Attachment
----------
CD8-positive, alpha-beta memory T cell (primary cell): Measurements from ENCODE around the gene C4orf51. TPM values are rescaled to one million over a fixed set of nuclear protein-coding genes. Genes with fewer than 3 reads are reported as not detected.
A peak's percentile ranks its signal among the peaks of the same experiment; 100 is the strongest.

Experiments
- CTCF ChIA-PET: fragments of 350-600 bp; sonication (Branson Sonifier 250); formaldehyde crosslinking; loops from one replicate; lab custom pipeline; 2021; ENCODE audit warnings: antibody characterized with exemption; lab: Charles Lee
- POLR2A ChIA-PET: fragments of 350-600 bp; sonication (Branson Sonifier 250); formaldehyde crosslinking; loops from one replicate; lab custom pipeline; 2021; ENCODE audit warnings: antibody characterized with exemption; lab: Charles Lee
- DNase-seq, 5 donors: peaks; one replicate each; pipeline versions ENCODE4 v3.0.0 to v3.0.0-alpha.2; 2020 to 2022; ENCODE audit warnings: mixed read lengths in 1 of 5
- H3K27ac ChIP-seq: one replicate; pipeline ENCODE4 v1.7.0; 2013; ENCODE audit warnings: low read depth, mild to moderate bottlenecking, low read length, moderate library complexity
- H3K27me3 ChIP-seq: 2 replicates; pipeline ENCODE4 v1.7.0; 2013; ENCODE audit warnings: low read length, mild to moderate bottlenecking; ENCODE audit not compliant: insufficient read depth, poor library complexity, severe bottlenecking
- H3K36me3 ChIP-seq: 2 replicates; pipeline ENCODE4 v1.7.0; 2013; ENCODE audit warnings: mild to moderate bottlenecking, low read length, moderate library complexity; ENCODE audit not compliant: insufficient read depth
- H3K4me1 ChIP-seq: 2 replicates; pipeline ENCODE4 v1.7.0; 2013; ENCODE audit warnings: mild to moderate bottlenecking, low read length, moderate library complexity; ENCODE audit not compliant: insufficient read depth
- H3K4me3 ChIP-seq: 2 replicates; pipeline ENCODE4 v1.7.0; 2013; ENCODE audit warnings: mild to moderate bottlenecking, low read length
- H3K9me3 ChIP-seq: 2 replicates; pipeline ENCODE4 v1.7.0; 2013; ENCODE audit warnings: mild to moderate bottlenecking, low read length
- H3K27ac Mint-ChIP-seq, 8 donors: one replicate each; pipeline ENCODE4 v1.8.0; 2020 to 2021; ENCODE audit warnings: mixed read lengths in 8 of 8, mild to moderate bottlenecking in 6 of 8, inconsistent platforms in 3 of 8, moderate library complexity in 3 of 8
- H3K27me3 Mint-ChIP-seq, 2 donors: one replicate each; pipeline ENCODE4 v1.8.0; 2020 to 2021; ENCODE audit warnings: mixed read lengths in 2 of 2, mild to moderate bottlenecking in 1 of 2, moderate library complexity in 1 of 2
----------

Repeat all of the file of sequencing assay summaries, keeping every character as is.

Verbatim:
CD8-positive, alpha-beta memory T cell (primary cell): Measurements from ENCODE around the gene C4orf51. TPM values are rescaled to one million over a fixed set of nuclear protein-coding genes. Genes with fewer than 3 reads are reported as not detected.
A peak's percentile ranks its signal among the peaks of the same experiment; 100 is the strongest.

Experiments
- CTCF ChIA-PET: fragments of 350-600 bp; sonication (Branson Sonifier 250); formaldehyde crosslinking; loops from one replicate; lab custom pipeline; 2021; ENCODE audit warnings: antibody characterized with exemption; lab: Charles Lee
- POLR2A ChIA-PET: fragments of 350-600 bp; sonication (Branson Sonifier 250); formaldehyde crosslinking; loops from one replicate; lab custom pipeline; 2021; ENCODE audit warnings: antibody characterized with exemption; lab: Charles Lee
- DNase-seq, 5 donors: peaks; one replicate each; pipeline versions ENCODE4 v3.0.0 to v3.0.0-alpha.2; 2020 to 2022; ENCODE audit warnings: mixed read lengths in 1 of 5
- H3K27ac ChIP-seq: one replicate; pipeline ENCODE4 v1.7.0; 2013; ENCODE audit warnings: low read depth, mild to moderate bottlenecking, low read length, moderate library complexity
- H3K27me3 ChIP-seq: 2 replicates; pipeline ENCODE4 v1.7.0; 2013; ENCODE audit warnings: low read length, mild to moderate bottlenecking; ENCODE audit not compliant: insufficient read depth, poor library complexity, severe bottlenecking
- H3K36me3 ChIP-seq: 2 replicates; pipeline ENCODE4 v1.7.0; 2013; ENCODE audit warnings: mild to moderate bottlenecking, low read length, moderate library complexity; ENCODE audit not compliant: insufficient read depth
- H3K4me1 ChIP-seq: 2 replicates; pipeline ENCODE4 v1.7.0; 2013; ENCODE audit warnings: mild to moderate bottlenecking, low read length, moderate library complexity; ENCODE audit not compliant: insufficient read depth
- H3K4me3 ChIP-seq: 2 replicates; pipeline ENCODE4 v1.7.0; 2013; ENCODE audit warnings: mild to moderate bottlenecking, low read length
- H3K9me3 ChIP-seq: 2 replicates; pipeline ENCODE4 v1.7.0; 2013; ENCODE audit warnings: mild to moderate bottlenecking, low read length
- H3K27ac Mint-ChIP-seq, 8 donors: one replicate each; pipeline ENCODE4 v1.8.0; 2020 to 2021; ENCODE audit warnings: mixed read lengths in 8 of 8, mild to moderate bottlenecking in 6 of 8, inconsistent platforms in 3 of 8, moderate library complexity in 3 of 8
- H3K27me3 Mint-ChIP-seq, 2 donors: one replicate each; pipeline ENCODE4 v1.8.0; 2020 to 2021; ENCODE audit warnings: mixed read lengths in 2 of 2, mild to moderate bottlenecking in 1 of 2, moderate library complexity in 1 of 2